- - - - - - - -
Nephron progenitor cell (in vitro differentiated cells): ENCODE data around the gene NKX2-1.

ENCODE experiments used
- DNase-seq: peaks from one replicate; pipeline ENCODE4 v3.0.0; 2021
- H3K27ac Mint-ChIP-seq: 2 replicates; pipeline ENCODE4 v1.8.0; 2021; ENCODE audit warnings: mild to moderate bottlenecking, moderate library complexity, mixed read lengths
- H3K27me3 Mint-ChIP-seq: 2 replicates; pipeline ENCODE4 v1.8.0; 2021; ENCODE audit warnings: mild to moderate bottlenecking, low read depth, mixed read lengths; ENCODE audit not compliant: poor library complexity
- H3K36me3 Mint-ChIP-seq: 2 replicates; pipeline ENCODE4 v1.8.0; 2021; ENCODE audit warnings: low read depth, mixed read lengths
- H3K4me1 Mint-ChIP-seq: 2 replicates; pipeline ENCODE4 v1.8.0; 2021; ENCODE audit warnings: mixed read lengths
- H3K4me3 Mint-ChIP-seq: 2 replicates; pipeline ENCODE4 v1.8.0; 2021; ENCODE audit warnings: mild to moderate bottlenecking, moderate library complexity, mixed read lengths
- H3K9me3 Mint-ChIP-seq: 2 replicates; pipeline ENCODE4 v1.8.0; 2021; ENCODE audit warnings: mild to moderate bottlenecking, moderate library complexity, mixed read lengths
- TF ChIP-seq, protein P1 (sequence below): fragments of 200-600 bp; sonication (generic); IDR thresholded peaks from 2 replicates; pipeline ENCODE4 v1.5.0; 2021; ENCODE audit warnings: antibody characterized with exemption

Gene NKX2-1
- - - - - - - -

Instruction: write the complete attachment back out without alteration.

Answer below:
Nephron progenitor cell (in vitro differentiated cells): ENCODE data around the gene NKX2-1.

ENCODE experiments used
- DNase-seq: peaks from one replicate; pipeline ENCODE4 v3.0.0; 2021
- H3K27ac Mint-ChIP-seq: 2 replicates; pipeline ENCODE4 v1.8.0; 2021; ENCODE audit warnings: mild to moderate bottlenecking, moderate library complexity, mixed read lengths
- H3K27me3 Mint-ChIP-seq: 2 replicates; pipeline ENCODE4 v1.8.0; 2021; ENCODE audit warnings: mild to moderate bottlenecking, low read depth, mixed read lengths; ENCODE audit not compliant: poor library complexity
- H3K36me3 Mint-ChIP-seq: 2 replicates; pipeline ENCODE4 v1.8.0; 2021; ENCODE audit warnings: low read depth, mixed read lengths
- H3K4me1 Mint-ChIP-seq: 2 replicates; pipeline ENCODE4 v1.8.0; 2021; ENCODE audit warnings: mixed read lengths
- H3K4me3 Mint-ChIP-seq: 2 replicates; pipeline ENCODE4 v1.8.0; 2021; ENCODE audit warnings: mild to moderate bottlenecking, moderate library complexity, mixed read lengths
- H3K9me3 Mint-ChIP-seq: 2 replicates; pipeline ENCODE4 v1.8.0; 2021; ENCODE audit warnings: mild to moderate bottlenecking, moderate library complexity, mixed read lengths
- TF ChIP-seq, protein P1 (sequence below): fragments of 200-600 bp; sonication (generic); IDR thresholded peaks from 2 replicates; pipeline ENCODE4 v1.5.0; 2021; ENCODE audit warnings: antibody characterized with exemption

Gene NKX2-1